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Memo to Canadian Muslim Leaders

From: Muneeb Nasir

Date: March 2, 2011

Assalaamu ‘alaikum wa Rahmatullah wa Barakatuh.

I hope this memo finds you all in good health and enjoying the Mercy, the Protection and the Grace of Allah. May Allah reward you for your continuing efforts in the service of the Muslim community.

I am writing this short memo to bring your attention to a serious matter that will affect the future of the Muslim presence in Canada and I would humbly invite you to consider this as a priority task for your organization.

For the last three decades, with your leadership, we have been able to organize ourselves and establish many mosques to serve the spiritual and social needs of our community and have, to a great extent, been able to provide religious education to our children through part-time and full-time schools.

However, we are at a point when we need to look to the future of Islam in this country and I fear we have not planned well in this regard.

Most of our organizations and mosques continue to be led by first generation immigrant Muslim men although our community is blessed with many second and third generation women and men who are capable of leading our community into the future and well suited to assume leadership roles.

The Muslim community in Canada is at an important juncture in its development and I would encourage your organization to look at instituting a process of succession planning.

Succession planning is more than passing the reigns of leadership on to today’s generation who will lead the community forward.

It is an ongoing and dynamic process that will help your organization to align its goals and its human capital needs.

It also will also ensure that your organization will keep pace with changes in our community and today’s society.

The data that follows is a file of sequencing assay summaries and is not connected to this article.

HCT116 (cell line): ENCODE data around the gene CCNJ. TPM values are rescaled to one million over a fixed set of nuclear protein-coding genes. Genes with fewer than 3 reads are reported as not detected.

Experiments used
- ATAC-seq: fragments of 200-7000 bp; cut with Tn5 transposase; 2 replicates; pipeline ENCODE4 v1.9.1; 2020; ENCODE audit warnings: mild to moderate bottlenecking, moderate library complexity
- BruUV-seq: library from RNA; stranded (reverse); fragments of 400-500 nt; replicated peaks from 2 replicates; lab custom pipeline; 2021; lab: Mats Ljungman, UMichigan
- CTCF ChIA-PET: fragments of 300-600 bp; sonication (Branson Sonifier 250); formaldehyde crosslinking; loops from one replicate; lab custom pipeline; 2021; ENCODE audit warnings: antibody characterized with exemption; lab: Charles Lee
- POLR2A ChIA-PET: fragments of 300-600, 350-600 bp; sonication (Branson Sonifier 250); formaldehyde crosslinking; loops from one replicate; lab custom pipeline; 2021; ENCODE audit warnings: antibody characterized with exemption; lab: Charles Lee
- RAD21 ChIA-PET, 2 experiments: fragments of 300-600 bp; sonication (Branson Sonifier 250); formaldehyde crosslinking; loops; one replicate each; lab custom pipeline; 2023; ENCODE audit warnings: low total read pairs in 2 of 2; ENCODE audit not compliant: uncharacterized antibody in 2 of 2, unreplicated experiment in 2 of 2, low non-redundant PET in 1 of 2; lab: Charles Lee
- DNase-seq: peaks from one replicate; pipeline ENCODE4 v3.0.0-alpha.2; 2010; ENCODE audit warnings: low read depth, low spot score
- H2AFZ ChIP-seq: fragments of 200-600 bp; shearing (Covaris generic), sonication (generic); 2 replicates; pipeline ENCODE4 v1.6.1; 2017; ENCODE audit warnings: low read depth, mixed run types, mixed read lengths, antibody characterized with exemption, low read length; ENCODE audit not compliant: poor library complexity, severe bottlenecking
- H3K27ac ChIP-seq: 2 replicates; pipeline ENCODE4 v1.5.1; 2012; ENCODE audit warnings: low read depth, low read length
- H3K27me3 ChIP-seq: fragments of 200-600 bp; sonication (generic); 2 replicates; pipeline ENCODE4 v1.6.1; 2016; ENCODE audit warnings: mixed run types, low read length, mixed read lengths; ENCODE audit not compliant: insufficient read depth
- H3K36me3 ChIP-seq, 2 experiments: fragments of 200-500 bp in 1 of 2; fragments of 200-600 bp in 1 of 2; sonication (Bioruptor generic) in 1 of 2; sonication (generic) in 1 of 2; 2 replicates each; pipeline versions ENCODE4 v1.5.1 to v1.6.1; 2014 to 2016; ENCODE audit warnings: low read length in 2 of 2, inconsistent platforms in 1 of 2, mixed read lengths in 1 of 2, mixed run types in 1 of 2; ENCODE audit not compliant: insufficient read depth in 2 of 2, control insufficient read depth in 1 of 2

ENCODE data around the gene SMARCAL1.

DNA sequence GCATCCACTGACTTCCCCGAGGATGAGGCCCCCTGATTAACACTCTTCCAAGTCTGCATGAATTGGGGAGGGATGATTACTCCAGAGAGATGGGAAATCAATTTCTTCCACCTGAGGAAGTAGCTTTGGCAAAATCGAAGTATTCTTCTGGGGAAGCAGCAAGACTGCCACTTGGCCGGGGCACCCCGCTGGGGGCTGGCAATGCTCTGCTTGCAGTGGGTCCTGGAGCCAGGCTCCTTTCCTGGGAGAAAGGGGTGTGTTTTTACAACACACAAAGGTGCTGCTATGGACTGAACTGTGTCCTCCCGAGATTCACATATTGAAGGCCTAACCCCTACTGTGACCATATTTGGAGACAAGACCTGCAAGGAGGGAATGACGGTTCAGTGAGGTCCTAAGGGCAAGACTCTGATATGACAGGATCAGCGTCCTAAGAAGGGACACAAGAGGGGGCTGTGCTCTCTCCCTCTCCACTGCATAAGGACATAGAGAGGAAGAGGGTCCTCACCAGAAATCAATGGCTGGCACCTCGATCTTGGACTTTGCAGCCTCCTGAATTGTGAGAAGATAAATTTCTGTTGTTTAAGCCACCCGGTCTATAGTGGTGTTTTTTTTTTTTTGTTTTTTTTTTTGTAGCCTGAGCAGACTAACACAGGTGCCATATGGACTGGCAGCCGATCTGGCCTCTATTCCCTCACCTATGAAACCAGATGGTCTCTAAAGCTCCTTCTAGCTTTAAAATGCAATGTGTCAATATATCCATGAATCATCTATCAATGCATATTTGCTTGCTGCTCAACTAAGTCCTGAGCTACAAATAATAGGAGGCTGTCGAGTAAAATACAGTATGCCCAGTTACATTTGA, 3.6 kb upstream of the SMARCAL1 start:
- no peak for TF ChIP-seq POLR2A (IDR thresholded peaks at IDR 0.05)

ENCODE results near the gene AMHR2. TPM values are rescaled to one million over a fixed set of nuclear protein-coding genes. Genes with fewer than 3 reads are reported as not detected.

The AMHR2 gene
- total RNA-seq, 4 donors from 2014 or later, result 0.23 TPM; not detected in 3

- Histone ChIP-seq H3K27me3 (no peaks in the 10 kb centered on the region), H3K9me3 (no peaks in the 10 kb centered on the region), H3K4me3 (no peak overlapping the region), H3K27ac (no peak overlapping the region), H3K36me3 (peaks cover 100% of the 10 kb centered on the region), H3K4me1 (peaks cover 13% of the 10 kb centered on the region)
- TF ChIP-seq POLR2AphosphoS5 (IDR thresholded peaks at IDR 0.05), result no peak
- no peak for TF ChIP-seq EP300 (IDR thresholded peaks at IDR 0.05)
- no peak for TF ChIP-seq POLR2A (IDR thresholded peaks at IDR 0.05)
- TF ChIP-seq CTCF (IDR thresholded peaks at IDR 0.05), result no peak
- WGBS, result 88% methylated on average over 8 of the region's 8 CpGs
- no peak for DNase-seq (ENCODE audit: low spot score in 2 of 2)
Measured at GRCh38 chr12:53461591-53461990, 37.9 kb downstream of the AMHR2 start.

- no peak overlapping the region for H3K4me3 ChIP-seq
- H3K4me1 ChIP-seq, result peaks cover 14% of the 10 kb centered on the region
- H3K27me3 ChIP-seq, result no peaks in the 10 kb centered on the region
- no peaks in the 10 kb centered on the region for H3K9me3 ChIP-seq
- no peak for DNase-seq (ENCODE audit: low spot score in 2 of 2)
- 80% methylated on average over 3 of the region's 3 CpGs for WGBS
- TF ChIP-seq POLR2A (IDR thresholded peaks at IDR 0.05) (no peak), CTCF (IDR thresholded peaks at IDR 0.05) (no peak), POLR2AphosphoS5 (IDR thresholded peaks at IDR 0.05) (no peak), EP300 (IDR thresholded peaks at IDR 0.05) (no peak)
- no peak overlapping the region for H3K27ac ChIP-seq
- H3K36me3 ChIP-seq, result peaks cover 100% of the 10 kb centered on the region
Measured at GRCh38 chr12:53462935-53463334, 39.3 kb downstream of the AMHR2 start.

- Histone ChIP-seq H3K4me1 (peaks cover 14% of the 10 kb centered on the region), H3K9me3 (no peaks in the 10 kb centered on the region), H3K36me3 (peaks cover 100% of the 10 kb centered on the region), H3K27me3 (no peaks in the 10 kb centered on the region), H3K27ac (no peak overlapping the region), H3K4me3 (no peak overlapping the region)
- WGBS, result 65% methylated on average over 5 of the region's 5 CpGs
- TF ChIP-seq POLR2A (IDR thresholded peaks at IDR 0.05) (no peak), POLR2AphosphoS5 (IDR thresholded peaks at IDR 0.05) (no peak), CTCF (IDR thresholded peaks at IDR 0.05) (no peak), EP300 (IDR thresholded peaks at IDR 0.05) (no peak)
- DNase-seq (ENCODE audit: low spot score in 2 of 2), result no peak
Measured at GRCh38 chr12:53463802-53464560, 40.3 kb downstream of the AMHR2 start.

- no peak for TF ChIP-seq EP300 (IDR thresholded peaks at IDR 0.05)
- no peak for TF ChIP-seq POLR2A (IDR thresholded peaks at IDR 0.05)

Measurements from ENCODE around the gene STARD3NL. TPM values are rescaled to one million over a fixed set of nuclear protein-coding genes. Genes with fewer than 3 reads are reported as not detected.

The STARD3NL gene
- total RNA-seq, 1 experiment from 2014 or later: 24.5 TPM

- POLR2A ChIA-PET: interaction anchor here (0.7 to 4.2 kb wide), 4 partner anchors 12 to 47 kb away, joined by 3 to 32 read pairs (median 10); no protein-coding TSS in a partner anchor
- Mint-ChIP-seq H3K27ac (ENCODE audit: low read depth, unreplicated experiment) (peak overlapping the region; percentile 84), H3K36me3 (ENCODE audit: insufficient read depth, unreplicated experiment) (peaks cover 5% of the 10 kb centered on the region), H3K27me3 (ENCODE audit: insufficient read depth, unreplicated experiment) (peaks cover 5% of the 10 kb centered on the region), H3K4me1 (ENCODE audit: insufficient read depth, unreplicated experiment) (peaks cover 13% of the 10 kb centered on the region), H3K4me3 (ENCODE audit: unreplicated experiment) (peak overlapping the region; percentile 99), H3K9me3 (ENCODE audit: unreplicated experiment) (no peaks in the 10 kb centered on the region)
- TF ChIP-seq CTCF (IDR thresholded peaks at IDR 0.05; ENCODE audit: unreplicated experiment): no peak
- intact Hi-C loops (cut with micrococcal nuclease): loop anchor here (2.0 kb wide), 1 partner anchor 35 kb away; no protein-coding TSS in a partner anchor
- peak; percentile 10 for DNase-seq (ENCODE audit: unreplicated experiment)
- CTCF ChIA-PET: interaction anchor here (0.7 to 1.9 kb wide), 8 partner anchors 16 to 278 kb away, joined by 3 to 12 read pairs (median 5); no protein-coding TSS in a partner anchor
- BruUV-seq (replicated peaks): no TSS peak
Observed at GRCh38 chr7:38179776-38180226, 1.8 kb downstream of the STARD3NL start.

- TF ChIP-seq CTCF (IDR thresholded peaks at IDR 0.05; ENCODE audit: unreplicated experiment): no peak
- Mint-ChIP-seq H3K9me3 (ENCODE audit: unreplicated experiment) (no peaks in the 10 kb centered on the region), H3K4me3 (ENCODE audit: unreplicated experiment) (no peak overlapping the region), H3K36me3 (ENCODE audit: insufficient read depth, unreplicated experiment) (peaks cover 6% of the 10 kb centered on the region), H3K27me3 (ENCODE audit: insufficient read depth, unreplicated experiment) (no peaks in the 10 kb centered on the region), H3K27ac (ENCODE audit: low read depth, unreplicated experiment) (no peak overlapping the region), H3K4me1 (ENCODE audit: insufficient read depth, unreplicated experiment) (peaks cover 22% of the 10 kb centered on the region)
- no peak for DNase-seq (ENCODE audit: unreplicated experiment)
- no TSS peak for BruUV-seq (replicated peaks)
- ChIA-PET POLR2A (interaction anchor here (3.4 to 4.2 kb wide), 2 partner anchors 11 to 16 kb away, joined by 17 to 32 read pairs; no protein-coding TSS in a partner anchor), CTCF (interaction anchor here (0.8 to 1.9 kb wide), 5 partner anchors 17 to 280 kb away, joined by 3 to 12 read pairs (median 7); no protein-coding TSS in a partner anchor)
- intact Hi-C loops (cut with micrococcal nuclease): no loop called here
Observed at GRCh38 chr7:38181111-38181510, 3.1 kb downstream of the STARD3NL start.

Our situation is of such seriousness that if we do not engage in this process now many of our institutions and mosques that were established through great efforts in the last 30 years will cease to exist in the very near future.

About The Author

  • Jabal_ul_tariq

    My advice to 2nd and 3rd gen : Be actively involved in the community organization and the baton will find you insha allah. Come up with ideas and start implementing them.

  • There are alot of enthusiastic community members in the second and third generation – but those organizations that began in the seventies and eighties continue to maintain the leadership that started them and its very hard to take over. The key is to start a new organization that speaks to our generation because getting the seniors to retire is impossible and they do need one another and have made a great contribution and continue to do so. Also if our values are slightly different maybe the old organizations don’t represent us. It is not easy but it is possible. Anything is possible. Salaamualaikum. Shahla Khan Salter, MPV Canada.

  • Excellent remark, but lacks practicality and reality. For example we have a youth position in Saskatoon. It is usually hard to make it as active as the “seniors” hope. Most Muslim organizations focus on establishment of faith and therefore leaders are chosen on this very basic requirement. We do not have the number to establish organizations to serve other goals, as the primary responsibility. Our youth prefer to participate in other organizations rather than presenting these new domains into the current Muslim organization. The real problem is the youth absence which gives a chance for hard core ideologists to maintain their leadership. My message to the youth is come and vote these people out rather than complaining and expect the glad tidings. Please remember that the old fox” first generation” works for you at their best, which may be outdated. Otherwise you would have never found Muslim schools all over the country.

  • Amin Elshorbagy

    My comment is regarding what Dr. Ahmed Shoker said. I agree with him, but I have a different feeling when it comes to doing things for the youth. As a father, I feel that we established Muslim schools for ourselves, not for our children. Many of us were, and still are, scared that we will not be able to raise our kids in public schools, and we wanted a short cut….somebody else to raise our kids for us. So, we chose to pay for the Islamic school to save ourselves as parents, but the question is, did we really save our kids?
    so, was it a move for our kids or ourselves?

  • Excellent memo. Hopefully it won’t fall on deaf ears.